11pm that night, I was scrolling through the good ole Instagram before bed and saw they needed a last minute replacement. I got the spot. I remember the first place I saw Gordon Ryan compete (before winning EBI et cetera was a Grappler's Quest & at an early Finishers event).

Sunday - the superfights were all competitive with little to no fluff in terms of the usual cannon fodder mismatches you see booked at events to fill out an undercard/prelims.

Recapping the superfights I recall in particular:
Setente Cuatro won via ride time/fastest escape in OT. Micale controlled the regulation with a variety of leg attacks and Cuatro largely defending and turning out. Micale struggled to escape the body triangle in OT leading to the loss via ride time.

Jon Blank who I've seen pick up some solid wins in various events picked up a submission win via heel hook in regulation

Merlin Ramos picked up a heel hook win over D-Boy Masington after some lengthy heel hook exchanges/ foot lock attempts from both competitors.

Chris Sodbinow countered an outside heel hook attempt with a flawless backtake to get an RNC win over Jordan Holy who was originally slated to face Frank Rosenthal.

Medina vs Sherman was thrilling from start to finish. Sherman had Medina in trouble early and for the majority/7-8 minutes of the 10 minute regulation. Sherman was well up on ride time before succumbing to a triangle while escaping back control in I believe the 3rd overtime round.

Rey de Leon picked up a quick RNC win in OT over Junny Ocasio. Ocasion controlled much if not virtually all of the regulation with guard passing and mount, but Rey stayed calm, ignored the feeling of being behind because it was sub only, and capitalized in the OT round.

Ashley Williams vs John Battle - competitive moments for both men. Several meaningful leg entanglements and a deep back take attempt from Battle at the close of regulation and resulting in a draw as there was no OT in effect for this match.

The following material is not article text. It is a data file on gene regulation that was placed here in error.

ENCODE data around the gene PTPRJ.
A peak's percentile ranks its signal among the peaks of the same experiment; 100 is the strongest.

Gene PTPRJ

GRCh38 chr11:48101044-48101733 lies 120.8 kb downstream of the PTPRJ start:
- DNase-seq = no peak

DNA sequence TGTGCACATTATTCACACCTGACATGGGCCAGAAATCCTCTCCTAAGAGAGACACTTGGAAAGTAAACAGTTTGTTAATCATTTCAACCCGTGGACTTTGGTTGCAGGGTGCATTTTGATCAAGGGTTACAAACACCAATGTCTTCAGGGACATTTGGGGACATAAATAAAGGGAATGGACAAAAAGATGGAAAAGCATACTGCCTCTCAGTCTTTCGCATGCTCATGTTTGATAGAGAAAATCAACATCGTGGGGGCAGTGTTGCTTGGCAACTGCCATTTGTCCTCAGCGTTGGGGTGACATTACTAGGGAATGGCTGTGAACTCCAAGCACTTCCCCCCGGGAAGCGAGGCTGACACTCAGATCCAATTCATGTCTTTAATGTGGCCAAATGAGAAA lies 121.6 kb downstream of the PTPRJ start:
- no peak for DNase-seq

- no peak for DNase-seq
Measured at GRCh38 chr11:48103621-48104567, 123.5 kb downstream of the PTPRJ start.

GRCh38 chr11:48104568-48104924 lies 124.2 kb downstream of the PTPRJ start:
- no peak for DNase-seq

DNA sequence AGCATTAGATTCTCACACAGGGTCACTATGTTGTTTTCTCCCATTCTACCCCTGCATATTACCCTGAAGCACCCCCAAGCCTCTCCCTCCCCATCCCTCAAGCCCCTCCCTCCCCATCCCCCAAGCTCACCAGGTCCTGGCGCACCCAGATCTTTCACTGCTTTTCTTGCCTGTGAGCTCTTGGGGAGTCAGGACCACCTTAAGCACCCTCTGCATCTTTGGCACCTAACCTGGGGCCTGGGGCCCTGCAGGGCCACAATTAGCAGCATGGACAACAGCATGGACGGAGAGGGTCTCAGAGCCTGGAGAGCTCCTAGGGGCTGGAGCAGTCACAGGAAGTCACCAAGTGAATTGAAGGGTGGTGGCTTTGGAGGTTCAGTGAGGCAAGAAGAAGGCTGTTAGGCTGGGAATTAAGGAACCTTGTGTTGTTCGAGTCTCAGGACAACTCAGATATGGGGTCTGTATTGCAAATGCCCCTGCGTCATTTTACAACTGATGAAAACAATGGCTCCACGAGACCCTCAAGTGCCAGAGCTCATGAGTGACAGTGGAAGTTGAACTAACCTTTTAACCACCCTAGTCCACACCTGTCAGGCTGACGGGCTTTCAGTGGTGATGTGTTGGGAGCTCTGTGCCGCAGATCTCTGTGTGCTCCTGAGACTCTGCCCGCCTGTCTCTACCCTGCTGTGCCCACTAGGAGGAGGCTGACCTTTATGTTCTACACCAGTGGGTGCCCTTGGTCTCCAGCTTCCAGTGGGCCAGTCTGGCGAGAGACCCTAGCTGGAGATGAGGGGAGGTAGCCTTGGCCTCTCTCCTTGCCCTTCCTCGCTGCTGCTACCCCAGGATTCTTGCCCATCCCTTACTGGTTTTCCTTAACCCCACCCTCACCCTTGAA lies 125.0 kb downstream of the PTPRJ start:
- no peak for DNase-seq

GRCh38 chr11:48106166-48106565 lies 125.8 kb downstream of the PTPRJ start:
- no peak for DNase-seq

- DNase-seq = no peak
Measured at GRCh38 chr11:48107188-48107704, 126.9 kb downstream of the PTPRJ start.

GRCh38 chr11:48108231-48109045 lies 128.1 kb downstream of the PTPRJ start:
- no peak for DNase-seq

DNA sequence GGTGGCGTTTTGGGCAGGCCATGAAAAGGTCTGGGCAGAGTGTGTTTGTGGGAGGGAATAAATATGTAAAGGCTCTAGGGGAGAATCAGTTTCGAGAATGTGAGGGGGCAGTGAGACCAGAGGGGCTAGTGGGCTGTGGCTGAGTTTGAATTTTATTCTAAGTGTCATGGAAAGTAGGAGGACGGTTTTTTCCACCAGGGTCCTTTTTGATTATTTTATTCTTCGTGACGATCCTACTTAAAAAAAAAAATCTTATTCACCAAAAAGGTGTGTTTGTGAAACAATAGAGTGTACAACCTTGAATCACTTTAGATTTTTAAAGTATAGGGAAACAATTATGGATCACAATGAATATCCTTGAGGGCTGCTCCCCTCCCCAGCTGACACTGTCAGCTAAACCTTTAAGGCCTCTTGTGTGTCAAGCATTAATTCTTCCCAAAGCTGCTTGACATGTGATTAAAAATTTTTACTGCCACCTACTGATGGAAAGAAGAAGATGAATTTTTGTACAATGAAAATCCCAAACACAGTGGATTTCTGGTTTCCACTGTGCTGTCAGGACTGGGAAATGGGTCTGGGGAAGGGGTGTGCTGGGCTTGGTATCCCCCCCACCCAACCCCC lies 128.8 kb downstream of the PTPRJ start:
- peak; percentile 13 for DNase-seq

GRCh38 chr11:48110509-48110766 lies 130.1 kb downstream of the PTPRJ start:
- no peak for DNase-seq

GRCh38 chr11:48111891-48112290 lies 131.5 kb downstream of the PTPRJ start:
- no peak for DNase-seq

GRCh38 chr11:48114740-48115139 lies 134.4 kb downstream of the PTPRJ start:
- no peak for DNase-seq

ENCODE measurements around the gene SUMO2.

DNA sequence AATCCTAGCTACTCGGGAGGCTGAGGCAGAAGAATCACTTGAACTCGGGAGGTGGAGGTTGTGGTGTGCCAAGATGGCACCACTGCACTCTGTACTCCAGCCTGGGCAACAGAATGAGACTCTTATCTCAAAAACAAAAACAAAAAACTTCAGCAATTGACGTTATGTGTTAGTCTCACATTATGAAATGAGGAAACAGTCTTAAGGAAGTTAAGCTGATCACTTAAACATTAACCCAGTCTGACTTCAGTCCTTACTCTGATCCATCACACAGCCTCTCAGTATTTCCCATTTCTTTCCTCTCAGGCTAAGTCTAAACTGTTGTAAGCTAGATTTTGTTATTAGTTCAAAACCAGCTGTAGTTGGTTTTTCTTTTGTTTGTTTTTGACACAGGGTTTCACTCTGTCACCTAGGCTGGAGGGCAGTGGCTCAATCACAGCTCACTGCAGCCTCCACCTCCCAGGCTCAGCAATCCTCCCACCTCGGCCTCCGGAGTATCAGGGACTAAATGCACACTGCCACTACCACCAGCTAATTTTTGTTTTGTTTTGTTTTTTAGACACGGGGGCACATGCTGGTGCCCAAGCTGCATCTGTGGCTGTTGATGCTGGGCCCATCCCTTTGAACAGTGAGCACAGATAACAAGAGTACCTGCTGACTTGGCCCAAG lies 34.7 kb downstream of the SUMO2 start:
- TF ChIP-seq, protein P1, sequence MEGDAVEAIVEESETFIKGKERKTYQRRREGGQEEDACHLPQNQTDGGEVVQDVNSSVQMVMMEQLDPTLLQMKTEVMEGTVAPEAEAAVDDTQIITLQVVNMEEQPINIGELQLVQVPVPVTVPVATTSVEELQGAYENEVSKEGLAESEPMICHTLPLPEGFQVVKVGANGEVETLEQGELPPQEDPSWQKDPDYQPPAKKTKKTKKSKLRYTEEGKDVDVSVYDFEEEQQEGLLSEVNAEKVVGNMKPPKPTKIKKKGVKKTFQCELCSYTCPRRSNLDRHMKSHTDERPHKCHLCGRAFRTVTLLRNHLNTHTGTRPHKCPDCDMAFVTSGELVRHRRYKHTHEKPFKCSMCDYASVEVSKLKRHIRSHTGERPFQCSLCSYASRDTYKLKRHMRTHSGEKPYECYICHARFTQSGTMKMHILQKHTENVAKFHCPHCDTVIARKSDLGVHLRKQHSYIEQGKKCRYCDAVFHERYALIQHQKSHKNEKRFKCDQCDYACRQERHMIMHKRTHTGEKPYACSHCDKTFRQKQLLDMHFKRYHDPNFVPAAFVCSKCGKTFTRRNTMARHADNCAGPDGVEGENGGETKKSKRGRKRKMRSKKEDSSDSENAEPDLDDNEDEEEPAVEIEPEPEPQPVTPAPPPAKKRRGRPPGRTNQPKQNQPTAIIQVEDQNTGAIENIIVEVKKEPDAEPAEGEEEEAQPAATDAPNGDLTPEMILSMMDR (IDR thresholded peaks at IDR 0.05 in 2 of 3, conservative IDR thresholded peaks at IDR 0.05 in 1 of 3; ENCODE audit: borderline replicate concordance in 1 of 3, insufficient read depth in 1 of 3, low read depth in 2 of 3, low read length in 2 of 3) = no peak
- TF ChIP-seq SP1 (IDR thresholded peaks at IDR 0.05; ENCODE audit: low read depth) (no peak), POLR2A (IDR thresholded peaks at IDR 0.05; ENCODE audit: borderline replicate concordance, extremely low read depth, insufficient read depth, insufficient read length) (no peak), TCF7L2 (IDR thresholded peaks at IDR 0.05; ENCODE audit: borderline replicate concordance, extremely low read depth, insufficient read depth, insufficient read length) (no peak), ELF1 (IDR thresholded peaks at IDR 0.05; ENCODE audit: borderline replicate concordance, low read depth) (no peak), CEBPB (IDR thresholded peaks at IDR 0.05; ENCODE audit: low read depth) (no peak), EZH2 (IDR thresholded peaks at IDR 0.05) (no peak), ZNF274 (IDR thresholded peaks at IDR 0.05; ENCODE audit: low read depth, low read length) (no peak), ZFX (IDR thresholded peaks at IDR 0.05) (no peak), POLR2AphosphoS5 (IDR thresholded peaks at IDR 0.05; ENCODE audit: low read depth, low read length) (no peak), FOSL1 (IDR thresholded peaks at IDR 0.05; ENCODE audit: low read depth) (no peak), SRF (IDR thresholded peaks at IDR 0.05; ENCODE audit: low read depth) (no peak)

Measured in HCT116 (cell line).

As for the bracket:
Each of the semifinalists had notched several submission wins and as a whole, both in the bracket and for the superfights, few matches went the distance.
Nick Ronan skated through all of his matches with a variety of skills from his game. Passing the guard, top game, bottom game, and 3 submissions: armbar, heel hook, and RNC.
His opponent in the finals, Krikorian picked up 2 heel hooks wins and an RNC overtime win to make it to the finals.

The finals match saw a lot of top game from Ronan looking to pass, but Krikorian able to re-guard deep at the end of the passing attempts, and Ronan stepping out of any leg entanglements then resetting to pass. Krikorian got a quick RNC finish in the top of the first OT round, and Ronan went for the armbar in his rebuttal due to the short time he had to work with but Krikorian escaped.

Elsewhere in the bracket, Emilio Hernandez picked up 2 heel hooks finishes, as did Ian Murray who picked up 2 heel hooks wins prior to facing Nick Ronan. Ronan expertly jumped to guard at the start of the match to prevent any such danger by Murray who had picked up 2 very quick, very tight heel hook wins previously. It was one of those brackets where each of the semifinalists had really impressed on their way there and felt like any of the 4 could have taken it based on ther first round and quarterfinal performances.

The bracket played out with with a ton of exciting matches, a variety of submissions achieved, and some very tight, technical exchanges between a number of the competitors.

Victor Silverio in as Late Replacement for Kasai 3 Welterweight Bracket

Silverio brings a versatile game with takedowns, pressure, passing, and an all around aggressive game when he chooses to use it. Excited to see him in action. I've seen him previously at the NY Pro and over the years. Some real marquee names for this bracket this weekend. 

Friday, August 10, 2018